To the Editor:
As an Alexandria resident for more than 30 years, I was struck by the recent report on the , director of the George Mason University Center for Regional Analysis.
Dr. Fuller apparently has ties to supporters of throwing the last riverfront open to virtually unrestricted commercial development. So it’s not surprising that a document put forward as impartial, expert analysis ends up supporting the outside developers.
What is surprising is that Fuller’s analysis actually makes the case for a more careful, balanced approach – one that will bolster Alexandria’s whole economy by preserving the things that make it uniquely attractive to businesses and residents alike.
First, he recognizes that, in his words, “for Alexandria, the waterfront stands out as its most unique asset that distinguishes it from the region’s other jurisdictions.” He calls it “one of the competitive advantages upon which the city’s future economic vitality is dependent.”
Second, he says, for “the ultimate success of the local economy...each new use must support the other new uses and must be complementary to the existing commercial and residential uses that define Old Town.” Exactly.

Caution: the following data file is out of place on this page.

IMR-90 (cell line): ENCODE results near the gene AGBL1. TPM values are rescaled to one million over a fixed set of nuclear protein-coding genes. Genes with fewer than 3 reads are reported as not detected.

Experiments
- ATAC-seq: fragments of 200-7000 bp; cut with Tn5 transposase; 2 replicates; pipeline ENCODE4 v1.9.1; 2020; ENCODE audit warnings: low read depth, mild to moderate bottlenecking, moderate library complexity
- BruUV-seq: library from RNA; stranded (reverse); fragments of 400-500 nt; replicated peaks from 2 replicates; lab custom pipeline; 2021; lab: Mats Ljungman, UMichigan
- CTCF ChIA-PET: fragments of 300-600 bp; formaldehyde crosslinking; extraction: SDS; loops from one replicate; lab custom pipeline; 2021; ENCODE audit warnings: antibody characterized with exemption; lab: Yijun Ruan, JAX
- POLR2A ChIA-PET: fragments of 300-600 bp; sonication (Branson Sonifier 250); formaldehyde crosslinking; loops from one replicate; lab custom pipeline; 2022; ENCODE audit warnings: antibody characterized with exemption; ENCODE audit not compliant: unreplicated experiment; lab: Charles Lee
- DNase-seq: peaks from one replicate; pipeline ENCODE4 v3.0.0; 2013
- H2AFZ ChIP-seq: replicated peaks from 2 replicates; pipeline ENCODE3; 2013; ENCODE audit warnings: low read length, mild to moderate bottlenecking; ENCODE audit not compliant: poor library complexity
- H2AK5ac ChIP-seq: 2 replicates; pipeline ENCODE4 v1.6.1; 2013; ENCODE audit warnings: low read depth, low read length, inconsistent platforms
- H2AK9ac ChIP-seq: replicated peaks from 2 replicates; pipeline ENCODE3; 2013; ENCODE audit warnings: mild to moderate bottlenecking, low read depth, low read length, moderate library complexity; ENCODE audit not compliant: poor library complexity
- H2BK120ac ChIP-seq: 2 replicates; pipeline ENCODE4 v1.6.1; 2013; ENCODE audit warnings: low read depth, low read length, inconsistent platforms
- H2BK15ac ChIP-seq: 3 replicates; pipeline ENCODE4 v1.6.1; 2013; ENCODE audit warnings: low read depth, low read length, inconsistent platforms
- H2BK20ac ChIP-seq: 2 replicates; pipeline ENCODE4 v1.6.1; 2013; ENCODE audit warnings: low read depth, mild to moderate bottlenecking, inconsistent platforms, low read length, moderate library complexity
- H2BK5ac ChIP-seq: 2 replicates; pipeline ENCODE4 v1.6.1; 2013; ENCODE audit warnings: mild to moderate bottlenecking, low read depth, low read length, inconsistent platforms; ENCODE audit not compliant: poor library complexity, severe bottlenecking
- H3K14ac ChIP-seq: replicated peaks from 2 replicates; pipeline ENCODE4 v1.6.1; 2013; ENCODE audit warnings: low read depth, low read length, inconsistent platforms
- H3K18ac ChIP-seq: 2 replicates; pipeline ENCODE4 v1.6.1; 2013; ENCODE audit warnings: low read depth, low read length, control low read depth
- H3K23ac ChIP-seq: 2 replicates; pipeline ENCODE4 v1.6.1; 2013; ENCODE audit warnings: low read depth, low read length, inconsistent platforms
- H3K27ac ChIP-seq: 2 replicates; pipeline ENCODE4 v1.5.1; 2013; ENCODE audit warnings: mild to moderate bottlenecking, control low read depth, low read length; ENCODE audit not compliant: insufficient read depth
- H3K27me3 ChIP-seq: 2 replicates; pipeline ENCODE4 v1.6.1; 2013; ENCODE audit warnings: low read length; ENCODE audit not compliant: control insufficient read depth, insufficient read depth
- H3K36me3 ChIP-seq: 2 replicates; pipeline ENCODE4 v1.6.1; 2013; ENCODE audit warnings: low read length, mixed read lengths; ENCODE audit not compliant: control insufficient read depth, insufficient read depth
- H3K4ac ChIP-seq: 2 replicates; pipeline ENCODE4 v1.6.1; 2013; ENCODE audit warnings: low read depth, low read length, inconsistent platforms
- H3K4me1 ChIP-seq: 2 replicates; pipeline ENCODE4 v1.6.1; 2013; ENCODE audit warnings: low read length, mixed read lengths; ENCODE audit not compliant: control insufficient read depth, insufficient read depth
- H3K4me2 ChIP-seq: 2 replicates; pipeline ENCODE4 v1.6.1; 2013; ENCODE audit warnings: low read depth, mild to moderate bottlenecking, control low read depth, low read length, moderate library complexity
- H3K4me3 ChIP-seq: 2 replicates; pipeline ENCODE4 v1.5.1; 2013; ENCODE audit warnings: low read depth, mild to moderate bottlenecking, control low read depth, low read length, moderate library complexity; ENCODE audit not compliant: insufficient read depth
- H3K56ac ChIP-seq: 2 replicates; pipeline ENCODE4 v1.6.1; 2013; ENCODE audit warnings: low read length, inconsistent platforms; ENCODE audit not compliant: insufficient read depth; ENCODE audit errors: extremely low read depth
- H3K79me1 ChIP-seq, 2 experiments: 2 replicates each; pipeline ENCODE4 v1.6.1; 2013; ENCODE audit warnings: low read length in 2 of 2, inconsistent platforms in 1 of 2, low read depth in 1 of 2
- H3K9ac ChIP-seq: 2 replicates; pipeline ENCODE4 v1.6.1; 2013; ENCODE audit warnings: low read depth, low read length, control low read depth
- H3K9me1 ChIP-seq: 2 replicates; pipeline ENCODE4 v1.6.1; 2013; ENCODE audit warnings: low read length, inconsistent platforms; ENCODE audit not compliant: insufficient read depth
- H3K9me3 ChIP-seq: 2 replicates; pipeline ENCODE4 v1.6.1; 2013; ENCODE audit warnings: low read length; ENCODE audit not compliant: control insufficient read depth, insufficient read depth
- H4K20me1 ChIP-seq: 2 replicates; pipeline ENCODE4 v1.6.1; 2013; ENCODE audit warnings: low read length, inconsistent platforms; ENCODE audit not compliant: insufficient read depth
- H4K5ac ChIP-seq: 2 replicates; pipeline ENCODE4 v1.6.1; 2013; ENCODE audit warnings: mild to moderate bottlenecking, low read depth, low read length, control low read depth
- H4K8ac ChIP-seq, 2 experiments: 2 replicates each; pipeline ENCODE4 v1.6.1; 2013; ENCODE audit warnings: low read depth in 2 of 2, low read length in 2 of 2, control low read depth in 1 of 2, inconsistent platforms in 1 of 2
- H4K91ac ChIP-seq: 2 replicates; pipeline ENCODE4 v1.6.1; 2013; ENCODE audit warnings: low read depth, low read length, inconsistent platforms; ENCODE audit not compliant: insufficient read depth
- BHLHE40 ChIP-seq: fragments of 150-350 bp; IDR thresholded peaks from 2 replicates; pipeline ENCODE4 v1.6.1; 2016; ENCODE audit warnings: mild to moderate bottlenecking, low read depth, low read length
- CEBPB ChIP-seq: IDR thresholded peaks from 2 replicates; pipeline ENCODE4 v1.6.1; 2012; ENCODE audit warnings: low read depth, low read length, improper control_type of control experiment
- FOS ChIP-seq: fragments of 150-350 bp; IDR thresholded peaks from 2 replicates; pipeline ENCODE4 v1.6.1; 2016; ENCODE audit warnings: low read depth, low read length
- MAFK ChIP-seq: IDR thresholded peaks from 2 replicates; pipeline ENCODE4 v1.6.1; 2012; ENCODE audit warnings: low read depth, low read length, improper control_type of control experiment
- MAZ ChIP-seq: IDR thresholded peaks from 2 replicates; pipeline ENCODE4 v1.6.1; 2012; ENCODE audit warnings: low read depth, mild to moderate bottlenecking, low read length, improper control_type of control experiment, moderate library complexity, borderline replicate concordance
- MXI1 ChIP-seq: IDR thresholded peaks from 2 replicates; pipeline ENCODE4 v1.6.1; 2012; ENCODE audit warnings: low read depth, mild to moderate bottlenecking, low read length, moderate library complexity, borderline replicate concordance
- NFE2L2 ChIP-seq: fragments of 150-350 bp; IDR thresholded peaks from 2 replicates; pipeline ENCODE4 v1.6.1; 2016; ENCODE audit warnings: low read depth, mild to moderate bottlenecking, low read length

Yet the proposal pending before the City Council does nothing to insure that the new pieces fit together and strengthen the economy now or in the future. Instead, it offers a blank check to developers to build hotels, offices and new condos with no binding curbs on size, traffic or density.
As a result, Fuller’s conclusions contradict his own analysis, not to mention present-day reality. “For the Old Town economy to grow and prosper,” he says, “it needs to reestablish its retail base, and broaden its overlapping market segments to attract a diverse consumer base.”
But Old Town already has a thriving retail base and attracts a wide range of visitors. It also has one of the strongest real estate markets in the United States. And both the businesses and the residential areas serve and enrich all of Alexandria.
That’s an inconvenient fact for developers who want to make a quick hit and won’t be around for the consequences.
What this whole issue comes down to is a strategic choice for the city: It can build on its present success, or it can chase the will o’ the wisp of mega-development -- like Tysons Corner or National Harbor.
Large-scale development -- multiple hotels, conventions, big condo projects and big new stores – made sense for Tysons and PG County. They occupy huge parcels of empty land that nobody had reason to visit.
Alexandria is nothing like that. It has a well established, growing economy based on its unique attractions.
The challenge is to keep the city growing without killing the goose that lays the golden eggs.
And in arguing for a quick decision, Fuller sounds more like a salesman than a scholar: Grab this deal, he says, before it’s too late.
Alexandria has time to do its future right, developing the remaining waterfront just the way Fuller says we should: Carefully, so all the pieces fit together and make the whole even stronger than it is now. Only the outside developers are in a hurry.
But it’s not their city. And it’s not their future. It’s ours.
Richard T. Cooper